While watching Breathless, I couldn’t help but think about how Godard, and the French New Wave at large, influenced later filmmakers.  Obviously, postmodern stylists like Tarantino are indebted to the auteur’s nascent elliptical editing, hip nihilism, and extended scenes of playful dialogue.  However, clearly the New Wave’s influence extends far beyond the mavericks of the Sundance and Miramax generations.  Breathless’ quick pace was novel in 1960, but now seems as common as the latest Transformers movie.  Godard and his fellow cineastes influenced not just the independent underground, but the Hollywood mainstream as well.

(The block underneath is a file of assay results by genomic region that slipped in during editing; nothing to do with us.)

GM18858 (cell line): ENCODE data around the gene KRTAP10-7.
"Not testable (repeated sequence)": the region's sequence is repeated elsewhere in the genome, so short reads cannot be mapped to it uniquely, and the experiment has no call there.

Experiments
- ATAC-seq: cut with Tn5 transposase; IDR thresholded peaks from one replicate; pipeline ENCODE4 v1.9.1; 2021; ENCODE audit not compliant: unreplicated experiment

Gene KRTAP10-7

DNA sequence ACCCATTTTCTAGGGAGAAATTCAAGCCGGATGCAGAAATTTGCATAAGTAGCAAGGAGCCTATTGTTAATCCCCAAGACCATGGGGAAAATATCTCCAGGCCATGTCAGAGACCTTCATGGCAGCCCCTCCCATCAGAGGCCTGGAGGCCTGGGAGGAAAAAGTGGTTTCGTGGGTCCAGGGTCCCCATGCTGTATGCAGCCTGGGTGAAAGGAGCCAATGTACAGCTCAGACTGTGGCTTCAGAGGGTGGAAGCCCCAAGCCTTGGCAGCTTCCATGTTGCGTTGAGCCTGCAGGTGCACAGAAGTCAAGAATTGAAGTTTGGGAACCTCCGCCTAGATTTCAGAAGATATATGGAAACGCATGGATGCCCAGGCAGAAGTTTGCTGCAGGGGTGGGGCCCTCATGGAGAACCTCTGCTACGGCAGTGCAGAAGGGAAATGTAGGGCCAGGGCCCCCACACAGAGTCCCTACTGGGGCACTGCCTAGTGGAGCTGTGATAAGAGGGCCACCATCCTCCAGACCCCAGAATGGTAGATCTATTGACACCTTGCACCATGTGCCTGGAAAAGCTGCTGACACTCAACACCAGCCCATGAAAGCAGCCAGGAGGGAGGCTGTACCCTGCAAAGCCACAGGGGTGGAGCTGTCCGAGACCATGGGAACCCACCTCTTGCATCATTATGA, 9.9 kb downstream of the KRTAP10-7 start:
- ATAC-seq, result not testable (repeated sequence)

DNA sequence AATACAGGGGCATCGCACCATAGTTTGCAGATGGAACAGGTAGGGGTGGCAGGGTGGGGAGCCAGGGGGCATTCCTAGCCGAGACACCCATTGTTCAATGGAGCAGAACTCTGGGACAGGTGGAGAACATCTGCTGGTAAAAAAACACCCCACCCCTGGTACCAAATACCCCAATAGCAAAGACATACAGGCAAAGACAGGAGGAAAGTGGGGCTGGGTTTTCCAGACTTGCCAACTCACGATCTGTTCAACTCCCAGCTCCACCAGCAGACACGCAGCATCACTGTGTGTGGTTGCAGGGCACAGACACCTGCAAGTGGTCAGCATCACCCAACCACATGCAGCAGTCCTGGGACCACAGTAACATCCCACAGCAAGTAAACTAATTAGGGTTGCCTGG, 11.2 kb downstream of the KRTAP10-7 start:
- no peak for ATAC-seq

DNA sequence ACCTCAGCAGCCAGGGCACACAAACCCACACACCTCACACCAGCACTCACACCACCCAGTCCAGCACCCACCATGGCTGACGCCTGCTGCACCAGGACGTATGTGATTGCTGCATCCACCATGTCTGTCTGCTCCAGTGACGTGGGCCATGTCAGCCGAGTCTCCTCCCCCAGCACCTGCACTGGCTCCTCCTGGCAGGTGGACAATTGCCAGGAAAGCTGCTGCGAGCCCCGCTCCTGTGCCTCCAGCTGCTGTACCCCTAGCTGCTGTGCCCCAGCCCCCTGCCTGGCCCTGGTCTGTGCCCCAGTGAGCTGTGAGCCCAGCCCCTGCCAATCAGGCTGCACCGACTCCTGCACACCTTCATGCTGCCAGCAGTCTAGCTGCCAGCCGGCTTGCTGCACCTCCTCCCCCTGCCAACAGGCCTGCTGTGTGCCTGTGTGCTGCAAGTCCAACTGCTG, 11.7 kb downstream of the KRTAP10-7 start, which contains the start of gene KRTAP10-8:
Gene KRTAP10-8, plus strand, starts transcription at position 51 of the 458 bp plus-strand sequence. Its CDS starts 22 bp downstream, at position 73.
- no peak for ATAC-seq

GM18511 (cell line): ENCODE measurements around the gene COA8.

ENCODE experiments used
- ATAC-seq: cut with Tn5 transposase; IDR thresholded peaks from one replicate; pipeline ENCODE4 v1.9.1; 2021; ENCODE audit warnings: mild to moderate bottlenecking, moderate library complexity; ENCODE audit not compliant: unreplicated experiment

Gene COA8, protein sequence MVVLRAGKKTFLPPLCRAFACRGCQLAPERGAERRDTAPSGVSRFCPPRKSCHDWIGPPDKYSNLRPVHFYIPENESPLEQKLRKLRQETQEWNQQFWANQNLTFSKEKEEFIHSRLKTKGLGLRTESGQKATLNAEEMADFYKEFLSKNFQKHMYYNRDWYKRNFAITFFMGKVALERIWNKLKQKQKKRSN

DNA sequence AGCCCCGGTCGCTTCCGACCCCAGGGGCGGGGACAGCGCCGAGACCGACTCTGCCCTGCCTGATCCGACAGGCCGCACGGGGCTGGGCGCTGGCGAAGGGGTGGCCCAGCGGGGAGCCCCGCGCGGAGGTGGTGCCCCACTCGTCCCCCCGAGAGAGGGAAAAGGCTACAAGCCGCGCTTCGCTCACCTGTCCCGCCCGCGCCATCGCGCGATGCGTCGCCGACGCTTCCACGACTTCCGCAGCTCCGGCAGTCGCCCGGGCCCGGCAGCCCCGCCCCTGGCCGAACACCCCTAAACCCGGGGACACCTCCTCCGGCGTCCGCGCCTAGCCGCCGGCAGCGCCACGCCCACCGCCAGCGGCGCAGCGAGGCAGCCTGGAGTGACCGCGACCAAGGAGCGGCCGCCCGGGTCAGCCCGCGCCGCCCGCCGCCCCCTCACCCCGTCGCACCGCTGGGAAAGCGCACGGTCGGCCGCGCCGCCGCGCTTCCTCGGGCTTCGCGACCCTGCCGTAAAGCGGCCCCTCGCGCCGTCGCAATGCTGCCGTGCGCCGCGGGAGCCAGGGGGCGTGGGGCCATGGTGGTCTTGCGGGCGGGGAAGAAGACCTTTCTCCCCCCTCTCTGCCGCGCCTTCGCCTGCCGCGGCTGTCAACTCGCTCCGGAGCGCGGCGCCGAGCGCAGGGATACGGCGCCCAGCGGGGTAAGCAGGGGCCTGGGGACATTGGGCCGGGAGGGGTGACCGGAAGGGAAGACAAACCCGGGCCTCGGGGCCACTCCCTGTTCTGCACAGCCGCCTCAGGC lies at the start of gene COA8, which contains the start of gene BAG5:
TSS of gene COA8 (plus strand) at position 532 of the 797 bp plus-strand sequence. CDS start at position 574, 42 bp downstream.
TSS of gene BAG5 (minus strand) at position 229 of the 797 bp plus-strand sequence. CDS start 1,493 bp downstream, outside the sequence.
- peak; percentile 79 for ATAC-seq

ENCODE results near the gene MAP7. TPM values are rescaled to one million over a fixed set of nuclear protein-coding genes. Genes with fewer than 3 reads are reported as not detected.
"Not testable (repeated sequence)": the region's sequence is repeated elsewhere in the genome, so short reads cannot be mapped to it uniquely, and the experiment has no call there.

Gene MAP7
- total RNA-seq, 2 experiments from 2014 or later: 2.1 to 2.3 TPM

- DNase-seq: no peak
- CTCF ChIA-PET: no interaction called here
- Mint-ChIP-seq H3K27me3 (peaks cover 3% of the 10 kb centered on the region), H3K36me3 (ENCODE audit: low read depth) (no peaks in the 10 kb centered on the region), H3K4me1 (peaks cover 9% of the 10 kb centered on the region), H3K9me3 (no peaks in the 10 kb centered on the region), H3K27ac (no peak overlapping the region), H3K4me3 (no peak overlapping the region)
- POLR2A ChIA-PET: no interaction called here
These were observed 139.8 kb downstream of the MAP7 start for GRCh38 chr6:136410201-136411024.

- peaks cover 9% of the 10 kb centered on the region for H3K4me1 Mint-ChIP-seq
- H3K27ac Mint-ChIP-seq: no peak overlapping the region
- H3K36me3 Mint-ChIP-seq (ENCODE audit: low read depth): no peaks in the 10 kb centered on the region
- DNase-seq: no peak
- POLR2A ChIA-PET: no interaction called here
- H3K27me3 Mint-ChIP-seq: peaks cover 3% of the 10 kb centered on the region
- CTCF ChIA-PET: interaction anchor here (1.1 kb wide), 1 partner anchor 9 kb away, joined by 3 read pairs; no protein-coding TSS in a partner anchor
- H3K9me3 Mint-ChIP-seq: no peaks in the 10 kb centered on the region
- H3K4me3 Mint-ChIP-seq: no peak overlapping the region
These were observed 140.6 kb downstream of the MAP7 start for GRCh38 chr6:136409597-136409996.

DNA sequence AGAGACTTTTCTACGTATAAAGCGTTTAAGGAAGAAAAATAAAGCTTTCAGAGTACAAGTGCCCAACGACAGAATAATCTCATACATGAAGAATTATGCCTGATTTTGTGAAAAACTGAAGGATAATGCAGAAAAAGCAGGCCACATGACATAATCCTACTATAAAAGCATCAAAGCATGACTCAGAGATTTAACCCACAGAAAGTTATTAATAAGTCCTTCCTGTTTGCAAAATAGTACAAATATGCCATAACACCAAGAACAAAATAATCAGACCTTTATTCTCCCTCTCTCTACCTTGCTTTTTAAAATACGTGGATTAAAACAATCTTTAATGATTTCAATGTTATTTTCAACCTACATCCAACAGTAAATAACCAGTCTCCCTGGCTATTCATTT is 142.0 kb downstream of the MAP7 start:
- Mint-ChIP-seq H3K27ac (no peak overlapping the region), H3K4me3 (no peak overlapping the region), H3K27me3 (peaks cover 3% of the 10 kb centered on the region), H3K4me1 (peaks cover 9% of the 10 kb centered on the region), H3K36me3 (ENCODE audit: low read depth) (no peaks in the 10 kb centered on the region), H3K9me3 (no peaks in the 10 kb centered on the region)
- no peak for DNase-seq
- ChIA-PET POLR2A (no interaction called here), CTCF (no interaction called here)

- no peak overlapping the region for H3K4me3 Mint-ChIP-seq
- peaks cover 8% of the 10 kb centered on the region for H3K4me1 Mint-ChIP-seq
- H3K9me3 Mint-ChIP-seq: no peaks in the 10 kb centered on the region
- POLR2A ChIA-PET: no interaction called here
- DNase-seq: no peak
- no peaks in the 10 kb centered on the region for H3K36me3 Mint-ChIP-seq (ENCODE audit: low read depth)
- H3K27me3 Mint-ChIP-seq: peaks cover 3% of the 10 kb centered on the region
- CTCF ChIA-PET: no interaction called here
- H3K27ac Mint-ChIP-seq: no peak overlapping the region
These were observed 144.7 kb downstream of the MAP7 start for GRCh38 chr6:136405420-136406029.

Why, then, do I find Godard’s early work so utterly engaging and so many cotemporary Hollywood commercial films devoid of vitality?  Godard, in his infancy as a filmmaker at least, was at heart a storyteller.  Sure, critics love to talk about how the French New Wave deconstructed the notion of story and played with every narrative convention of the cinematic past. While this platitude rings true, I have become convinced that Godard’s “playfulness” is typically in service of the story.  I am struck in particular by the famous “bedroom scene” between our two protagonists at the film’s midway point.  Michel and Patricia sit in bed and simply smoke, talk, and flirt for about twenty-five minutes.  This dialogic scene accounts for almost one-third of the film’s total running time.  Godard not only flouts the conventions of classical film structure, but also seems to anticipate, and consciously counter, the stereotype that would form about the film’s brisk pace.  Sure, earlier in the film Godard presents the shooting of the cop and the events leading up to it with a few fleeting shots whereas “traditional” filmmakers would prolong this dramatic moment through traditional continuity editing.  The jump-cut style used throughout does give the film a sense of perpetual movement and restlessness.  So, what purpose did Godard have in slowing the film down for almost a half-hour to simply have his characters talk?